Pivoting to a bipartisan fix of Obamacare won’t be quick or easy if Senate Republicans’ repeal efforts fail.
A handful of Republicans are preparing potential repairs to the existing health care system as a fallback option, talking up the prospect of a compromise that could win some Democratic support to fix Obamacare and stabilize the market.
But many in the GOP privately say they might need a break between seven years of repeal attempts and a sudden repair effort. And some Democrats are already calling for single-payer health care — an automatic non-starter for Republicans. The sharp political divide underscores just how hard it would be for the parties to come together amid the ashes of a failed repeal.
“I don’t think Republicans can do that,” Senate Finance Chairman Orrin Hatch (R-Utah) said of giving up repeal. “I think we have to live up to our intention that we’re going to change it.”
Republican leaders, who fanned fears that the health system will collapse under Obamacare, are still scrambling to get the 50 votes needed to pass a repeal bill as planned next week. But some lawmakers are working on Plan B. The goal would be to shore up insurance markets, which are struggling in some parts of the country under sky-high premiums or a lack of insurers willing to offer coverage. But the parties disagree about how to do so: Democrats would want to add funding, and Republicans would want to change or repeal pieces of Obamacare.
The most prominent challenge is cost-sharing reduction subsidies, an $8 billion piece of the health care law that President Donald Trump could stop at a moment’s notice. Insurance companies say that uncertainty has caused them to increase premiums.
Even Republicans say finding a solution won’t be easy.
“It would have to be more than just bailing out insurance companies,” said Sen. John Cornyn (R-Texas).
The prospect of a failed repeal vote heading into the August recess threatens to further fragment Senate Republicans already at odds over how to tackle health care. The conference would have to decide whether to keep the repeal movement alive or admit defeat, a difficult prospect given their seven-year-long campaign pledge and Trump’s frequent calls for repeal.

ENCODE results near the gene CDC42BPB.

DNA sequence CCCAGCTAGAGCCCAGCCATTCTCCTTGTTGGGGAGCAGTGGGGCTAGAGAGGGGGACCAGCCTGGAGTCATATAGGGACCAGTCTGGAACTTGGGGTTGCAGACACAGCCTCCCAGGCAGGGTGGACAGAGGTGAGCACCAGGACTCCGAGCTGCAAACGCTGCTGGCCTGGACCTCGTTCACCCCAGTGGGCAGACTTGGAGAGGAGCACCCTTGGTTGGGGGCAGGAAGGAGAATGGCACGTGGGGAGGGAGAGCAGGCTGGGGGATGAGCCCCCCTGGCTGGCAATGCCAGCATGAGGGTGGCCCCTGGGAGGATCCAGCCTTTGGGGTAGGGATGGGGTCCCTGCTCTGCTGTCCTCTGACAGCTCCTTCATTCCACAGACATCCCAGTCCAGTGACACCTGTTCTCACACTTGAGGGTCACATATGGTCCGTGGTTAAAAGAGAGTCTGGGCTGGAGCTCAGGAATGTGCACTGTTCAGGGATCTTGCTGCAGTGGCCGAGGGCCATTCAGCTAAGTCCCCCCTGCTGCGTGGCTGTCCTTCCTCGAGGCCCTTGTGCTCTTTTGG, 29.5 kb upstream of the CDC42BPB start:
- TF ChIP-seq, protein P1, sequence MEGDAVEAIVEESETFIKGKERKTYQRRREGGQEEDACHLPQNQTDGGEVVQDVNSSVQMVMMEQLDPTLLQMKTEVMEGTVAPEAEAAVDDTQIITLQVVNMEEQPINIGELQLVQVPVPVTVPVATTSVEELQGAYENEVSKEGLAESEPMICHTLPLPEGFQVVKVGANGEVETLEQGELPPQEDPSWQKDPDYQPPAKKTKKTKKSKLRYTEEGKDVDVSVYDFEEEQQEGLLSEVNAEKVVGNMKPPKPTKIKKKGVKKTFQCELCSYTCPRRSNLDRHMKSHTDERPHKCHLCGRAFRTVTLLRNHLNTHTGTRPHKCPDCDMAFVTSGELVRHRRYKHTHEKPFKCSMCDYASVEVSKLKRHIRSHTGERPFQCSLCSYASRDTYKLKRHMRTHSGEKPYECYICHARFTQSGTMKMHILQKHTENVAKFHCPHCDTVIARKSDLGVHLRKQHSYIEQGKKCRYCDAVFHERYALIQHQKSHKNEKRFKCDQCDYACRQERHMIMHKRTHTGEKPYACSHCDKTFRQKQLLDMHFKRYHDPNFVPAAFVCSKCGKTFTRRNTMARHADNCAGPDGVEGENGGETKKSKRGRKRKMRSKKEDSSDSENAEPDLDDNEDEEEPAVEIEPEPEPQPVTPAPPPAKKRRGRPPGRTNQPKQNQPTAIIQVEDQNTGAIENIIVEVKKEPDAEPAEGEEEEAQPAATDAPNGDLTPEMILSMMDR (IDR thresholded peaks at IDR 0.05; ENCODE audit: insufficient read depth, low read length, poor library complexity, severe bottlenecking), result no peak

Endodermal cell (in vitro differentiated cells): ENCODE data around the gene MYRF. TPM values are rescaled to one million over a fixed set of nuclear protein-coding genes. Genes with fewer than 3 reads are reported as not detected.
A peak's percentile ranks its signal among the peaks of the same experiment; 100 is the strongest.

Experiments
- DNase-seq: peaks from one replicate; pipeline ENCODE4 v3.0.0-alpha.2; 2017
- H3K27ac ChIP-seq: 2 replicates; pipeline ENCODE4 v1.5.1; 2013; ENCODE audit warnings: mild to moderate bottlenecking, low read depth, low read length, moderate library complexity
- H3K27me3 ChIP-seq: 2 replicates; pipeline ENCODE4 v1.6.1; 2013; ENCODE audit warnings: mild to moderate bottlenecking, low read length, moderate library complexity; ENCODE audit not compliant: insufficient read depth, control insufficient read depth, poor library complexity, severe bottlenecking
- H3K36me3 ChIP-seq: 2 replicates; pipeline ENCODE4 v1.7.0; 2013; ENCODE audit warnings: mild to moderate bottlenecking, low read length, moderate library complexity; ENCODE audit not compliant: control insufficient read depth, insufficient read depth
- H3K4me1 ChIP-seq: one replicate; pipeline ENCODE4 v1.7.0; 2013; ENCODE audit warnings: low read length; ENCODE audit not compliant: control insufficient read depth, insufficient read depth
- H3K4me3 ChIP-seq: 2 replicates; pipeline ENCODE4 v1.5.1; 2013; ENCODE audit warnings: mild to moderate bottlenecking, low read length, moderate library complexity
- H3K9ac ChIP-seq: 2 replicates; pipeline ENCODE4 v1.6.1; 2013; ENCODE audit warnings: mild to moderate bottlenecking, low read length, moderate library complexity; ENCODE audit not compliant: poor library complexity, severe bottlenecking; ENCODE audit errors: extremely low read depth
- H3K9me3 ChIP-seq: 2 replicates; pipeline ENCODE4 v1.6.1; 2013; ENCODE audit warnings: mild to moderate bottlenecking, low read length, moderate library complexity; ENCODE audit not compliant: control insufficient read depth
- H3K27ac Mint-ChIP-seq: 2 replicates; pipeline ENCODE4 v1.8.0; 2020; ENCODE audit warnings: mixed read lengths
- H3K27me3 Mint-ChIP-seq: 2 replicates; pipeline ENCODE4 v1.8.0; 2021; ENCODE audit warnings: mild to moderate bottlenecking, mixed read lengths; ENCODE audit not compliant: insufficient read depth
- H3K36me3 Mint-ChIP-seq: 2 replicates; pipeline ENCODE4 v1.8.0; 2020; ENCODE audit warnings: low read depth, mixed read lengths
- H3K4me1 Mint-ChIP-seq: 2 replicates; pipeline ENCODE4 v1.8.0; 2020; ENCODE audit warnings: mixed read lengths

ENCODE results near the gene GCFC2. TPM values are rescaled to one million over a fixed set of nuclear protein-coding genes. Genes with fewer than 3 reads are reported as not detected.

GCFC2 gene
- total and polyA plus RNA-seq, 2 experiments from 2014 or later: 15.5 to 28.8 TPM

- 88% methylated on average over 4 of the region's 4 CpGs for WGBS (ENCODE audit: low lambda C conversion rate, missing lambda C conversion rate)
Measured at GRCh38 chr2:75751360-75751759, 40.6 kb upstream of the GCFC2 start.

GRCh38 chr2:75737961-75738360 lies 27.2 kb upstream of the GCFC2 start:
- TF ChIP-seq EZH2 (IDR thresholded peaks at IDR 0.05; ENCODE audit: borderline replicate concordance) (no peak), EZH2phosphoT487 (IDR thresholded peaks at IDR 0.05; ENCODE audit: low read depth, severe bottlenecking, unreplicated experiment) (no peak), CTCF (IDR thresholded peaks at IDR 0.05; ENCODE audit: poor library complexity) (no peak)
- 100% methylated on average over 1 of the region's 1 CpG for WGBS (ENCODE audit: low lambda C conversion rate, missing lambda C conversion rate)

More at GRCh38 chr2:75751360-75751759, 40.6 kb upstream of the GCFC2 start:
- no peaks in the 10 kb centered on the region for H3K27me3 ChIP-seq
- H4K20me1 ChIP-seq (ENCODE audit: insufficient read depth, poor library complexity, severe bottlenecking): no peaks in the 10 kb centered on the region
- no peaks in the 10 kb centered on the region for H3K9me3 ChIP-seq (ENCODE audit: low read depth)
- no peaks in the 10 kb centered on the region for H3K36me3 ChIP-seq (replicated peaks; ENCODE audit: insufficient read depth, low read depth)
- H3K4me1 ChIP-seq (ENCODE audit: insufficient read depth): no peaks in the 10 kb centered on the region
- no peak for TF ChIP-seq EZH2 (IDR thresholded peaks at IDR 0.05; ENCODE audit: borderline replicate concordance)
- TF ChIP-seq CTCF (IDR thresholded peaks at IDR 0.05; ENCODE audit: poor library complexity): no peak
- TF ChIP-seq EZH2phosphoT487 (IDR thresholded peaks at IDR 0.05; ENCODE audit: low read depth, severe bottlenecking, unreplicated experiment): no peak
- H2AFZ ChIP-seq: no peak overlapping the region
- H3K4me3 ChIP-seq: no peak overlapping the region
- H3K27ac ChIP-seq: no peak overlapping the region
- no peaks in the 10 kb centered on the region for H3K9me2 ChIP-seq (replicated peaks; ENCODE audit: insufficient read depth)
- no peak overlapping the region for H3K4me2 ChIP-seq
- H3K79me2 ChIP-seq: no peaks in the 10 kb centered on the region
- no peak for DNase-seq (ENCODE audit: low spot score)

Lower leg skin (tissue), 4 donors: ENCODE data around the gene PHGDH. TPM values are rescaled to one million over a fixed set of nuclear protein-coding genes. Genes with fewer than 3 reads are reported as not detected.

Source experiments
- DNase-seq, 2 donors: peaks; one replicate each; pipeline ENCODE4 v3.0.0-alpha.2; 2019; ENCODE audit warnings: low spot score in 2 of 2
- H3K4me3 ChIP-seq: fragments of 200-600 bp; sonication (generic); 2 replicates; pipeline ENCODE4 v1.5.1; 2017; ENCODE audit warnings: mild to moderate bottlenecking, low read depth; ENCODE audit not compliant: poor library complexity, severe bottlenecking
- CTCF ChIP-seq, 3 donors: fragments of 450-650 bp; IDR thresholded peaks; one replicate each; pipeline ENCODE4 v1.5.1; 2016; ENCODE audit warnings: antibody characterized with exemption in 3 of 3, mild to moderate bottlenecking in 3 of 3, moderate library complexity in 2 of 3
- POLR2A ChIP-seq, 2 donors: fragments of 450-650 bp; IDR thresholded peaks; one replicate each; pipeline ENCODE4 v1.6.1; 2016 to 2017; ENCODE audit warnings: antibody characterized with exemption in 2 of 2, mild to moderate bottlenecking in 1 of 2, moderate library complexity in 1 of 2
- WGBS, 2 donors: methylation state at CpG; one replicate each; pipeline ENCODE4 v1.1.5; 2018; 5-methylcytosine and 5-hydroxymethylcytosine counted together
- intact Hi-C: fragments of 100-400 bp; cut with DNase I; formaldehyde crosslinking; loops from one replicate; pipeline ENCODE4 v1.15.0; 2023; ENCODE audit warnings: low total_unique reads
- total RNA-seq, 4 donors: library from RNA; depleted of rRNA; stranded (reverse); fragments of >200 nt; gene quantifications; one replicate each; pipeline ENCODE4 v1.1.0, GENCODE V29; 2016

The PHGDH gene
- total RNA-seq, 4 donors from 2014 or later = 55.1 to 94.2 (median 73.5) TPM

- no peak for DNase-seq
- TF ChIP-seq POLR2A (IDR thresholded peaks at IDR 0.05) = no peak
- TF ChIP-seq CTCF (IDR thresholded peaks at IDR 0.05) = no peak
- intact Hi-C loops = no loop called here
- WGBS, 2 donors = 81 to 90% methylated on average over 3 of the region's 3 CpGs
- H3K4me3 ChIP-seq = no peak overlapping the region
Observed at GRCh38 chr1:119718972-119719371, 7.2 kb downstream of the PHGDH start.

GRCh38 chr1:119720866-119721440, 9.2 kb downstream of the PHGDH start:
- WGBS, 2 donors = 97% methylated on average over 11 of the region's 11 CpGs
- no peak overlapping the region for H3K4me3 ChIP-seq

Conservative Rep. Rand Paul (R-Ky.) wants a renewed push for repealing Obamacare outright — despite the fact that Senate Republicans as a group have already rejected that strategy.
“The president has indicated he’s open to a clean repeal. So has the vice president,” Paul said.
On the other end of the spectrum, Sens. Susan Collins (R-Maine) and Bill Cassidy (R-La.) are holding up their own plan — which would let states keep Obamacare if they want — as a fresh bipartisan rallying point. But even their most likely Democratic collaborators have balked at core parts of the proposal.
Some Republicans say the bill currently on the Senate floor is evidence the GOP has backed off its full repeal effort — proof, they say, that they’re already working on repairing the health care law.
“That’s what we’ve just been discussing for the last several weeks,” said Sen. Pat Roberts (R-Kan.). The current Senate draft — “it’s repair.”
Sen. John McCain (R-Ariz.) charitably likened a bipartisan bill being written by his friend Sen. Lindsey Graham (R-S.C.) to a “noose around my neck,” hinting at fatigue over another round of Obamacare talks.
The failure of a repeal bill would put Democrats at a philosophical crossroads, too. They could craft a compromise that appeals to moderates, or rally the base with an all-out push for a public option or single-payer system.